Self-identified “strong Republicans” are the only group that clearly opposes instruction about contraceptives.
This analysis was performed by Jessica Biggs, a student research fellow at BYU’s Center for the Study of Elections and Democracy, in collaboration with CSED faculty. The writing is mostly hers. Inquiries about this research should come to me (Chris Karpowitz).
The Utah legislature recently passed a bill, HB 363, curtailing sex education in Utah’s public schools and prohibiting any instruction about contraceptive use. An online petition urging Governor Herbert to veto this bill has attracted over 36,000 signatures. Recently, we fielded a Utah Voter Poll that asked a sample of Utah voters whether schools should teach about contraceptives. A significant majority—58.3%—of survey respondents either agreed or strongly agreed that public schools should teach about contraceptive use.
Question wording: “Public schools in Utah should teach about the use of contraceptives.”
|“Strongly disagree” or “disagree”||29.5%|
|“Neither agree nor disagree”||12.3%|
|“Strongly agree” or “agree”||58.3%|
The picture changes slightly when the responses are viewed in terms of party identification. Democrats and independents are united in supporting the instruction of contraceptives in school, but Republicans are divided. Independents who say they lean Republican are split, with 33.4% opposing instruction about contraceptives and 44.5% supporting such instruction. Republicans who consider themselves “not so strong” Republicans are similarly split, with 38.4% opposing instruction about contraceptives and 43.4% supporting it.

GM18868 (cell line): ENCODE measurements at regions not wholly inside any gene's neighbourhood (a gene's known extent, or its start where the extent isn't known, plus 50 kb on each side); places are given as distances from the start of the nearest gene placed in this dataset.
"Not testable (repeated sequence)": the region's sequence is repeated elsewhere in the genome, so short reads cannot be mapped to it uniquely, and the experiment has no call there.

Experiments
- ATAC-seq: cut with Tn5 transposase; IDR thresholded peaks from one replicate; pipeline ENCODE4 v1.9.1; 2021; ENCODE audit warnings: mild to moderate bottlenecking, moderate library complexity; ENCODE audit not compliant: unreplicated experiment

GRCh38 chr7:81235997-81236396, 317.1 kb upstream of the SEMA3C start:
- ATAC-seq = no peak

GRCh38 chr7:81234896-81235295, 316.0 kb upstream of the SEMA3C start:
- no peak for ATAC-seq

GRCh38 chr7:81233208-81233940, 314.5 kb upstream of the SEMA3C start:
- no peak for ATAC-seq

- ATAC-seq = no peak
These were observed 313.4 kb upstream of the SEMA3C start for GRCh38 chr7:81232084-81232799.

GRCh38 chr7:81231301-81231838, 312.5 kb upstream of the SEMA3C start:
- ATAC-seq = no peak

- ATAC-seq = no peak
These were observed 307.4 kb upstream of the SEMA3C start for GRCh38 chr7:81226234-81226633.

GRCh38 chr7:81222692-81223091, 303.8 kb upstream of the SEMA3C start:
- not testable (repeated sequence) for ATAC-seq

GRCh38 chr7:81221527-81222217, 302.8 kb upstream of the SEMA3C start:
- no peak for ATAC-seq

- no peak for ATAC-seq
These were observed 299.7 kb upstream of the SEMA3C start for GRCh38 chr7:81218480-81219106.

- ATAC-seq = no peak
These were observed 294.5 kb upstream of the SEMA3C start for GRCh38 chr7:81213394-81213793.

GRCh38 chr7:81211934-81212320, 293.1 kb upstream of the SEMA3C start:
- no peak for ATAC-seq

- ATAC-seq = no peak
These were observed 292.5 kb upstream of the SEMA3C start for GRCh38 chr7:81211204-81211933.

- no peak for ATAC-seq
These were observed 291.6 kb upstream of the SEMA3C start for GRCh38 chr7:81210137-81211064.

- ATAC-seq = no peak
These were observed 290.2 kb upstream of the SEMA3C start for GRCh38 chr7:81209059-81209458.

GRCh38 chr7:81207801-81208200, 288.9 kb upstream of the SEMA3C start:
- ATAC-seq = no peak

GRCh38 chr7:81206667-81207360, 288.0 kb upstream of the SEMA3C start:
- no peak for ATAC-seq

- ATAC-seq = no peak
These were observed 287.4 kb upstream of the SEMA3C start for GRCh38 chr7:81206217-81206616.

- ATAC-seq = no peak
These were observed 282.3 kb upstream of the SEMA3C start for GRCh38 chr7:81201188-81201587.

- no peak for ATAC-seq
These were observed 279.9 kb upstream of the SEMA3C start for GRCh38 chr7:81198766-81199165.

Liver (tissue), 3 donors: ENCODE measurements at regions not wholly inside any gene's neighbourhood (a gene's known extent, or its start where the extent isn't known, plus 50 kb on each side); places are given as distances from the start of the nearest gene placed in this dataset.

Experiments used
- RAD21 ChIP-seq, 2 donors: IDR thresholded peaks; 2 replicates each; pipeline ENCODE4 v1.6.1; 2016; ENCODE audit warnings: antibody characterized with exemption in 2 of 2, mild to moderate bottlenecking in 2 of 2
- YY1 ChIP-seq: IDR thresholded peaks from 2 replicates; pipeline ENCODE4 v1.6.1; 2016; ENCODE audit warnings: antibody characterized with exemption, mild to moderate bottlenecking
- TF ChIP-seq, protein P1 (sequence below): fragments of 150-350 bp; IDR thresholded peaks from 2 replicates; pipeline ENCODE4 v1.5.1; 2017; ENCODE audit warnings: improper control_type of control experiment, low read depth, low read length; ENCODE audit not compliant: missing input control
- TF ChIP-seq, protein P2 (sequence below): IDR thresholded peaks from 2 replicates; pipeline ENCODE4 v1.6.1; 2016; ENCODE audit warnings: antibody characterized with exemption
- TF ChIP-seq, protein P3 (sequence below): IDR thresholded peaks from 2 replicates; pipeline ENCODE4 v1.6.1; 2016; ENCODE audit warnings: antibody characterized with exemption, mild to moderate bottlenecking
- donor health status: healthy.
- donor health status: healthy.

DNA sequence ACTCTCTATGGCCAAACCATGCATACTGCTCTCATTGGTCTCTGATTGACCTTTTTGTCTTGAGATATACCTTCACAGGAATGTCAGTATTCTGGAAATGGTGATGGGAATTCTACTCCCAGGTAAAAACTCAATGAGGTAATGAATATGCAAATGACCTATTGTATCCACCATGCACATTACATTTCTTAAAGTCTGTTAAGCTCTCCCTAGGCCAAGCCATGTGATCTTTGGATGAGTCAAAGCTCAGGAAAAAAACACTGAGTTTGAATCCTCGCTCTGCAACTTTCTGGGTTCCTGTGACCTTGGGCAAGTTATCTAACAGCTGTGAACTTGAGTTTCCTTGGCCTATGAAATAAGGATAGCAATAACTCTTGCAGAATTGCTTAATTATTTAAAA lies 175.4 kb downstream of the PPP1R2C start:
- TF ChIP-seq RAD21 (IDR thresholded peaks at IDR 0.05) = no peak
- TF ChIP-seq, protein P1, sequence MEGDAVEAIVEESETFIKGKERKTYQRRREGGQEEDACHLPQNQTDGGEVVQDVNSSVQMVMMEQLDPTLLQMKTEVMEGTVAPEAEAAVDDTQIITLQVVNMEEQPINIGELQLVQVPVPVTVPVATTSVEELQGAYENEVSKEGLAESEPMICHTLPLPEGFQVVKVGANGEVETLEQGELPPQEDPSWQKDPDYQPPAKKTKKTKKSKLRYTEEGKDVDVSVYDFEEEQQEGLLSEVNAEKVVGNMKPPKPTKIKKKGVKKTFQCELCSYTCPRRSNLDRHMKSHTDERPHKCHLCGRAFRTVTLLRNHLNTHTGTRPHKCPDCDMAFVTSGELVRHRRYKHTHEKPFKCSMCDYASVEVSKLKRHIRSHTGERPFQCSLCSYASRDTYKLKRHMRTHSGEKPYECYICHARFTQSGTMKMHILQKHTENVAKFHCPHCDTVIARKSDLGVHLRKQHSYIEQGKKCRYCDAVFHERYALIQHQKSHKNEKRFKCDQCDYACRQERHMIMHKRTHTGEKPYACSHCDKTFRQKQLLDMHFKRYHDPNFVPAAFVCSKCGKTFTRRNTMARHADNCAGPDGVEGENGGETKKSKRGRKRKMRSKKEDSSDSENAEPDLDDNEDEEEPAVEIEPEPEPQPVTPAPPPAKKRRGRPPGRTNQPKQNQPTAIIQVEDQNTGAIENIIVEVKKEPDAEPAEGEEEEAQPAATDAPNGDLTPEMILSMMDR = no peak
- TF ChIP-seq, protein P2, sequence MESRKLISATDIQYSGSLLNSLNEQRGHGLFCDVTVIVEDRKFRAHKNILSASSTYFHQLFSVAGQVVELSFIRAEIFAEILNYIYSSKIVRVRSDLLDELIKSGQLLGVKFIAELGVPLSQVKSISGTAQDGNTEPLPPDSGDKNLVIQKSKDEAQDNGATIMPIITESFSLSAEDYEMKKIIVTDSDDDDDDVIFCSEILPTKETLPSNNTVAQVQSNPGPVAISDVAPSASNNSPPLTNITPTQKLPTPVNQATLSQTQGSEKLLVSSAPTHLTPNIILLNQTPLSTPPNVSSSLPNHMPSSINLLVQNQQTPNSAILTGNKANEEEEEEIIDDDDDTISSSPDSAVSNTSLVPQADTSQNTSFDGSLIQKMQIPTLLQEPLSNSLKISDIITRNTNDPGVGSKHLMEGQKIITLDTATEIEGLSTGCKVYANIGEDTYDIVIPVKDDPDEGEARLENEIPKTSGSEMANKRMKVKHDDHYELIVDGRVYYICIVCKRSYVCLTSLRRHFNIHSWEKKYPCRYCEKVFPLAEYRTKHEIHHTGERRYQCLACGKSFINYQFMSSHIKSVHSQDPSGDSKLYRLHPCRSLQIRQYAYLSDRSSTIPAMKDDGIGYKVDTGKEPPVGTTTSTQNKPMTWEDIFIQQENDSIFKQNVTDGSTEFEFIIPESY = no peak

Self-identified “strong Republicans” are the only group that clearly opposes instruction about contraceptives. A majority of these respondents (63.4%) do not support the instruction of contraceptive use in public schools. The following table shows the results to this polling question broken down by respondent partisanship:
|“Strongly disagree” or “disagree”||“Neither agree nor disagree”||“Strongly agree” or “agree”|
|Not so strong Democrat||11.5%||0%||88.5%|
|Independent leaning Democrat||1.6%||3.3%||95.1%|
|Independent leaning Republican||33.4%||22.2%||44.5%|
|Not so strong Republican||38.%||18.3%||43.4%|
The strong Republican dominance in Utah’s political system may allow HB 363 to escape a veto, despite the widespread approval for the instruction of contraceptive use in Utah’s public schools by a majority of Utah voters. Although Strong Republicans are the only group of Utah voters who strongly support a ban on instruction of contraceptive use, this bloc of the Republican Party overwhelmingly turns out for the caucuses and primary elections in the state. The governor faces a difficult political choice in whether or not to veto this bill; will Herbert go with the majority of Utahns, who seem to oppose this bill, or will he follow the intense preferences of the strong Republicans who support it?